Between 1820 and 1930, nearly four and a half million people migrated from Ireland to America. A large majority settled in Rhode Island. With 17.6 percent of present-day Rhode Islanders being descendants of Irish immigrants, the Ocean State claims the third highest number of residents of Irish descent in the country. Speaking Gaelic and carrying their traditions to new shores, along with much-loved recipes for soda bread and corned beef, they accepted housing wherever they could find it took on whatever work was available to finance their new lives in an adopted country.

During the early 19th-century, Hopkinton claimed more native Irish than anywhere in the Chariho area. Seventy-four residents with surnames such as Connor, Dixon and Agen called Hopkinton home. The majority were employed in the local mills as spinners, weavers, wool sorters and cloth dressers. During that same time, 15 native Irish resided in Richmond, with surnames such as Derby, Ryan and Patterson. They also engaged mainly in mill work except for blacksmiths John Derby and Richard Daniel, and tailor Michael Noland. The Irish living in Charlestown in those early years carried surnames such as Holland, Shore and Eddy.

During the 1860s, among the 48 Irish natives in Hopkinton was Catherine O’Neal who was employed as a servant in the home of the Jordan family. Mary Galigan, one of the 42 Irish natives residing in Richmond, worked a servant in the home of Edward Lillibridge. Of the ten Irish natives in Charlestown, Bridget Donnelly was a servant in the Tucker family while Nancy Baggs struck out on her own as a seamstress.

Hopkinton’s number of Irish immigrants diminished during the 1870s to only 23. Richmond’s fell to 36 while Charlestown’s rose to 19. The majority still worked in the local mills, performing duties such as spinning, dying and carding, while a small number worked on farms.

By the 1880s, Hopkinton claimed 30 Irish natives, including horse-shoer Bernard Gaughran. Richmond claimed 50 and Charlestown counted 21.

By the turn of the century, among the 29 Irish natives in Hopkinton was baker Michael Curry. Twenty resided in Richmond and 20 in Charlestown, including blacksmith John Kelly and several stone cutters.

As 1910 rolled around, most Irish immigrants in the area were still toiling in the mills; 21 in Hopkinton and 17 in Richmond. In the latter town, John Connors and Samuel Bowler worked for the railroad. The 14 residing in Charlestown included one quarry worker.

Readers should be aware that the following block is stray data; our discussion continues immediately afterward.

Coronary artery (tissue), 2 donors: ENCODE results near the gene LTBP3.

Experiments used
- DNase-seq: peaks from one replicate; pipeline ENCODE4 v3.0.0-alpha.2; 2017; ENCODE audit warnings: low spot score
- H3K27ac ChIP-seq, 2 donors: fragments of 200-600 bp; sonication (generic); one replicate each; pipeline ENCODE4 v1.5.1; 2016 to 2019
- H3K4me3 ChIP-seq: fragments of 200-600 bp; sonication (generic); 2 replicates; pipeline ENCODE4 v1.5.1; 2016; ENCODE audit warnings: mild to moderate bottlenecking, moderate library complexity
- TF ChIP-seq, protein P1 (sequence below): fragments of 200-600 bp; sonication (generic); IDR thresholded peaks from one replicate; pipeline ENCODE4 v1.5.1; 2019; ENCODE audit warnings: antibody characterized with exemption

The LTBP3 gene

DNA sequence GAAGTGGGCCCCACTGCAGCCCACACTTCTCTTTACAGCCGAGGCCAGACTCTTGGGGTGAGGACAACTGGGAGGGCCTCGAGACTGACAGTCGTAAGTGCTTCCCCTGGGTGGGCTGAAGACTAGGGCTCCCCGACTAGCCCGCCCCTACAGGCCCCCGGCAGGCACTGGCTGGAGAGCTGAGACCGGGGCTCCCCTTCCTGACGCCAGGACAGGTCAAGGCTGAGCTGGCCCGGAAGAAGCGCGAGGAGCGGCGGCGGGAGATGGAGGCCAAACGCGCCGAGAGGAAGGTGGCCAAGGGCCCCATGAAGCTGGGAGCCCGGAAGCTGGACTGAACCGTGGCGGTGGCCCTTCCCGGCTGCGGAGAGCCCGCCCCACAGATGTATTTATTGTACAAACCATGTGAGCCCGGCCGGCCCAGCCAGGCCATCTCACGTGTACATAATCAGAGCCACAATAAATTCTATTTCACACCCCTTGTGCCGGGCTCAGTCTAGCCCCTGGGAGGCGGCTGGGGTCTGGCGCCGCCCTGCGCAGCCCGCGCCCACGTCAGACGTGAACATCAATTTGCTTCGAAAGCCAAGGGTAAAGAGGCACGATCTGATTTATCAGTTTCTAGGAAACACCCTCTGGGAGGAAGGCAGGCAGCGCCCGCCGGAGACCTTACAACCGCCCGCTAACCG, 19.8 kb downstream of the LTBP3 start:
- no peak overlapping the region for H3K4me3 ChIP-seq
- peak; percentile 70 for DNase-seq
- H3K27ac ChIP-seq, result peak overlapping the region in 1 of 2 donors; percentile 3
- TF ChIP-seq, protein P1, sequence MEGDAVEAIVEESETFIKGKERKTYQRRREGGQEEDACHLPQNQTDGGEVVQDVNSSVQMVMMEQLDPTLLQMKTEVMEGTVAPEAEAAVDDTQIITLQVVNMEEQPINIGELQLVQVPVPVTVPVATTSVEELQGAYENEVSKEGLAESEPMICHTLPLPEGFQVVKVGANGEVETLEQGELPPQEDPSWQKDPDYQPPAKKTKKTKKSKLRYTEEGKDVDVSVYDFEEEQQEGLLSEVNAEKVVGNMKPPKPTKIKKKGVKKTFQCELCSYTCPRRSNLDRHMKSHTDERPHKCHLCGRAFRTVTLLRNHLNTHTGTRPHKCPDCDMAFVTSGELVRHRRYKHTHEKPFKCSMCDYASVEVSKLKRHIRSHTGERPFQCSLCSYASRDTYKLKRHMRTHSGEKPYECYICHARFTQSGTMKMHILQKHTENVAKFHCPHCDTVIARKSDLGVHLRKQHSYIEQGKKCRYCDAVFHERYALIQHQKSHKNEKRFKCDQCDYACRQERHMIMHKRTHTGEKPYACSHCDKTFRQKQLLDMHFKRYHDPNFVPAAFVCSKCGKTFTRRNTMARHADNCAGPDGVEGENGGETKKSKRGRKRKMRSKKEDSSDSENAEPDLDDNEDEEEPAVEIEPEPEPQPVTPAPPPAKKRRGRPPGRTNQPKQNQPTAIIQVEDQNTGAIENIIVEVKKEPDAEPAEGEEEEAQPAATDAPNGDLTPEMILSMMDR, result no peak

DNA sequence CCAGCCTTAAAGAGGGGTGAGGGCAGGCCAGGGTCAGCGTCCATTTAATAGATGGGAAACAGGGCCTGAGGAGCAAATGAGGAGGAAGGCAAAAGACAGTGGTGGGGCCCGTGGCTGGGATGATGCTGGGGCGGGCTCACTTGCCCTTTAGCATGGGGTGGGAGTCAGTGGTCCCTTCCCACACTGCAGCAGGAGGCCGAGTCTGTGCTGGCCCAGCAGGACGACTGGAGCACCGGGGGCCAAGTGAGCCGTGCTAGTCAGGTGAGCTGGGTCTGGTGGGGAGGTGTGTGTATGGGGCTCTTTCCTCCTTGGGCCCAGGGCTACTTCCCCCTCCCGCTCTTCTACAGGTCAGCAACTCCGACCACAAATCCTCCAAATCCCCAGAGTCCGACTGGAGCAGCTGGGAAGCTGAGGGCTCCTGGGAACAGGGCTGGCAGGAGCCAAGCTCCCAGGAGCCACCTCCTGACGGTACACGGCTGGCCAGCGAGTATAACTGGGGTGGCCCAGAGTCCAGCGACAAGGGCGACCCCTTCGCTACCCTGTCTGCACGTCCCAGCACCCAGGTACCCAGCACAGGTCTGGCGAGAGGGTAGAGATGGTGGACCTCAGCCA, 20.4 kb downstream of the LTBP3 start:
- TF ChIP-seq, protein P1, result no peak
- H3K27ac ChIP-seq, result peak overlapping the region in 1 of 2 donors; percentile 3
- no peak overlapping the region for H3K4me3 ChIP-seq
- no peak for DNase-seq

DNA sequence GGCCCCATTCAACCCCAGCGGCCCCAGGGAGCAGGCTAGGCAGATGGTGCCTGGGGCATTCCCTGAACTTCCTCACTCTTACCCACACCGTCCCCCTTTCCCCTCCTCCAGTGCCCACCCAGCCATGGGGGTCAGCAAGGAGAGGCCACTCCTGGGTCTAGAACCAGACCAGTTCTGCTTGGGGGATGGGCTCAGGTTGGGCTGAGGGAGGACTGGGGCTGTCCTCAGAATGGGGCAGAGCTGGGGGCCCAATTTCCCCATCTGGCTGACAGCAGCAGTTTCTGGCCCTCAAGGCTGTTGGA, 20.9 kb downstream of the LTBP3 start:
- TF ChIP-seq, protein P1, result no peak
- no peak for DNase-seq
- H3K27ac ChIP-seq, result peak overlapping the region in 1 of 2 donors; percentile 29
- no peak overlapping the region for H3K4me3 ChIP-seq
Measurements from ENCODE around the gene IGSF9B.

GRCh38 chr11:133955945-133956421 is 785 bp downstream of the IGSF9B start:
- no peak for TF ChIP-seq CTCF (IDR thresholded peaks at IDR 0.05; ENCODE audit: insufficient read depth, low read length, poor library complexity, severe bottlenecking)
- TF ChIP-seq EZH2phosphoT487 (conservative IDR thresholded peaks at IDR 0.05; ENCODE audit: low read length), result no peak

Hopkinton’s native Irish population fell to 20 in 1920, to 13 in 1930 and only eight in 1940, most still involved in mill and farm work. In Richmond, the number of Irish natives fell to 12 in 1920 and included Margaret Ogara, a private servant in the DeCoppet family and Patrick Daly, a railroad telegrapher. The number fell to seven in 1930 and only two by 1940. Charlestown counted eight Irish natives in 1920 and 1930. During the ‘30s, John Walsh was employed as a private gardener. When the number fell to five in 1940, another private gardener, John Moran, was among them as well as Jane Leach, who was a private servant to 66-year-old widow Mary Schlesinger.

On March 17, those who are Irish descendants, as well as everyone else, will be celebrating St. Patrick’s Day with the food, music and traditions brought to America from the Emerald Isle centuries ago. If your style of celebrating includes a parade, be at the Coventry-West Warwick line at 1 p.m. on March 13. If it involves food, there are great choices of Irish fare not far from home. At Alaina’s Ale House, located at 343 Kingstown Road in Richmond, you can feast on Poutine, Guinness Stew or Shepherd’s pie. At Kelley’s Deli, located at 116 Granite Street in Westerly, the Corned Beef Melt or the Killarney Sandwich might show you why the eatery won the title of “Best Irish Fare in Rhode Island” from Yankee Magazine.

There is a saying “On St. Patrick’s Day, we’re all Irish.” Whether your DNA upholds that or not doesn’t really matter. When it comes to Erin go Bragh, the more, the merrier is the common opinion.

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